"If you are drinking modest amounts of green tea you're very safe," says Prof Herbert Bonkovsky, director of liver services at Wake Forest University School of Medicine in North Carolina, who has been tracking injuries linked to green tea supplements for nearly 20 years. "The greater risk comes in people who are taking these more concentrated extracts."
For green tea infusions, EFSA’s experts concluded that there is generally no indication of liver damage even after high consumption, and that the few cases of liver damage reported in humans are likely due to rare and unpredictable reactions. Experts therefore considered catechins from green tea infusions brewed with hot water, and instant and ready-to-drink green tea beverages with similar catechin content, as generally safe.For food supplements, EFSA’s experts concluded – on the basis of human studies conducted with volunteers under medical supervision – that doses of EGCG at 800 mg/day may be associated with initial signs of liver damage. While there was no indication of liver injury for doses below 800 mg/day from green tea supplements, experts were unable to identify a safe dose based on available data.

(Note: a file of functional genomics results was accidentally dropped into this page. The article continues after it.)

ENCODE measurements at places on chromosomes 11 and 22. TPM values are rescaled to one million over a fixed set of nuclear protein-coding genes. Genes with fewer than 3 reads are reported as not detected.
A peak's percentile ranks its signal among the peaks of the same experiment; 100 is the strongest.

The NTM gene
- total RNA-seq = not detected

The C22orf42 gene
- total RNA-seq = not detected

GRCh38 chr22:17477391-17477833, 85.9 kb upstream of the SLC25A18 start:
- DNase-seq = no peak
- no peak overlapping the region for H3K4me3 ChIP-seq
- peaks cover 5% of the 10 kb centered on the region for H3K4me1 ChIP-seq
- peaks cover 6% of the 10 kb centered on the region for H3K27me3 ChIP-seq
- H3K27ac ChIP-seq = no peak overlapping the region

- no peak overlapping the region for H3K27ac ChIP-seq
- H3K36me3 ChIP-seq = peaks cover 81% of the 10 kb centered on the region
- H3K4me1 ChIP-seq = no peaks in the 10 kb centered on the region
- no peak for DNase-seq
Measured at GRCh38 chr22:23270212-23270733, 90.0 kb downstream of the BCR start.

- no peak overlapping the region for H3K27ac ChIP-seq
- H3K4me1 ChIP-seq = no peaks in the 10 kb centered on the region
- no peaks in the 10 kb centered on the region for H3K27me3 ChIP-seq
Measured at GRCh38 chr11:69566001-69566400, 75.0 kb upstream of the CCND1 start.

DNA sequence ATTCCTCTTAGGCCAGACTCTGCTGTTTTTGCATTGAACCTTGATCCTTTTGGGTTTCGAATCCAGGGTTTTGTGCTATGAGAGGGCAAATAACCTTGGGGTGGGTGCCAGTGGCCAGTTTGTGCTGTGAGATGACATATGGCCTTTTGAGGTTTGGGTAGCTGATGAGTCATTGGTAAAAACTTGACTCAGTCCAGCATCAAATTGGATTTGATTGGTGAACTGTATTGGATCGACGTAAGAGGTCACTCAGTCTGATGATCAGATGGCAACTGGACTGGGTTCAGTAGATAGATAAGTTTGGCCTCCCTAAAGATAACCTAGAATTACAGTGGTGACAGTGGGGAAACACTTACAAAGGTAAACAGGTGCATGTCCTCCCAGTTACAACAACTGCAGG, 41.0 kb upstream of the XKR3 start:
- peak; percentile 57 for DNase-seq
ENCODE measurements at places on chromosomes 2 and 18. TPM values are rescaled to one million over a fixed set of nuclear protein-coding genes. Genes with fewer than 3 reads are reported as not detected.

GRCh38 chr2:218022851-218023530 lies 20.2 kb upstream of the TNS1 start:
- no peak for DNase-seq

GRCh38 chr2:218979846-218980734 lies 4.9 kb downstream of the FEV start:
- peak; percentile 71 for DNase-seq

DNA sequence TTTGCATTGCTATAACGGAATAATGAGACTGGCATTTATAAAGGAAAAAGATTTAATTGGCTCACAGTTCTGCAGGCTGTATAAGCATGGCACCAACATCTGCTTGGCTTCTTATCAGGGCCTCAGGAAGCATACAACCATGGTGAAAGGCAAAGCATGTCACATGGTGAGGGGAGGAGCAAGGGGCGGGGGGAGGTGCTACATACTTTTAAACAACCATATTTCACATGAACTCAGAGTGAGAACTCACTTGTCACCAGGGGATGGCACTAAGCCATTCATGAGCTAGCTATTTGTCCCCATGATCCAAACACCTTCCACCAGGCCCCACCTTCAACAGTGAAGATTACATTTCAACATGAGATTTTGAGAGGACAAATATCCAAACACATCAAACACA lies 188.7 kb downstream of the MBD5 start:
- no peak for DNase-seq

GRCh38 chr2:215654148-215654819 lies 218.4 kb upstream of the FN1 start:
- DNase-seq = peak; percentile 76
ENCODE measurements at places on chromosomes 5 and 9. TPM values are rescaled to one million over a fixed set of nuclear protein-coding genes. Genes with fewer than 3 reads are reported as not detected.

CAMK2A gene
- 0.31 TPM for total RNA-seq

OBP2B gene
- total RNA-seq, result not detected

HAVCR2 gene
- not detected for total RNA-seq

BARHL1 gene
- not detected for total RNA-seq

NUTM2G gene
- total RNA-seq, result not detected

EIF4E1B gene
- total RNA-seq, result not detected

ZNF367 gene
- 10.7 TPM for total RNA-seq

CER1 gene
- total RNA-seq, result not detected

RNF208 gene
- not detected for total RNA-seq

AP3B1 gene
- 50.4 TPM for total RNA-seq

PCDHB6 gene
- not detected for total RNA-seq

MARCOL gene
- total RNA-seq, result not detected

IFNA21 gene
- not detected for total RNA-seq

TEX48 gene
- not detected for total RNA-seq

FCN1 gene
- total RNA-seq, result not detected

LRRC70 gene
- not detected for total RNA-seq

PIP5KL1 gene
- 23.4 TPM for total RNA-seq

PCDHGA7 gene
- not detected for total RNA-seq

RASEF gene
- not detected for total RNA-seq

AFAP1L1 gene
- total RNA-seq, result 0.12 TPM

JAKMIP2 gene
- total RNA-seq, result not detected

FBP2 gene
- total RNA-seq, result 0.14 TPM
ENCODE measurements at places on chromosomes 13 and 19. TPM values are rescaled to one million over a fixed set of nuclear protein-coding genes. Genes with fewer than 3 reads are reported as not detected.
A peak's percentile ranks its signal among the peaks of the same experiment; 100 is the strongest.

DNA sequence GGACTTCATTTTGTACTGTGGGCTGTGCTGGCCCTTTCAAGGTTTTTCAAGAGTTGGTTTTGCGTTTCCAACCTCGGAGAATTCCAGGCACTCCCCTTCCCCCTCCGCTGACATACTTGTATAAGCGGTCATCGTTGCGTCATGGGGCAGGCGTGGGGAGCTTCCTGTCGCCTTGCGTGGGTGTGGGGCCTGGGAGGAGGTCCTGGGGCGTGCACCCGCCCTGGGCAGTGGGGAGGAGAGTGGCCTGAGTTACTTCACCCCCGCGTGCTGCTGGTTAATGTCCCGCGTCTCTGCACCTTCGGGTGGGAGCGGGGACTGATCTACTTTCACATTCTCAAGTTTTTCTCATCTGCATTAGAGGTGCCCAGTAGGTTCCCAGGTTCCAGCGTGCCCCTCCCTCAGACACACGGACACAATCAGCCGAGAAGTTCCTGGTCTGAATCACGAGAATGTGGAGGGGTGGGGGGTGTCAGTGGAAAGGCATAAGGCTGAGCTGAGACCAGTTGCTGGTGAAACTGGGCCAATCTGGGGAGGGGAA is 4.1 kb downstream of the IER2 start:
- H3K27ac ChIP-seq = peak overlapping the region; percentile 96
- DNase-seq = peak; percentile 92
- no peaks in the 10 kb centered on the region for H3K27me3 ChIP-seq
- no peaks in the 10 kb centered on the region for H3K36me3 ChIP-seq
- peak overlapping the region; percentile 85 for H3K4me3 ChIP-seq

Results of this review, although not conclusive, suggest that liver-related adverse events after intake of green tea extracts are expected to be rare.
Unfortunately, green tea extract pills are not without risk. There have been about a dozen case reports of liver damage associated with their use. Until there’s more solid evidence of benefit, I’d stick with just drinking the tea. Green or black? A recent study that randomized about a hundred men with prostate cancer to consume six cups a day of green tea or black tea found a significant drop in PSA levels and NF-kB in the green tea group, but not in either the black tea or control groups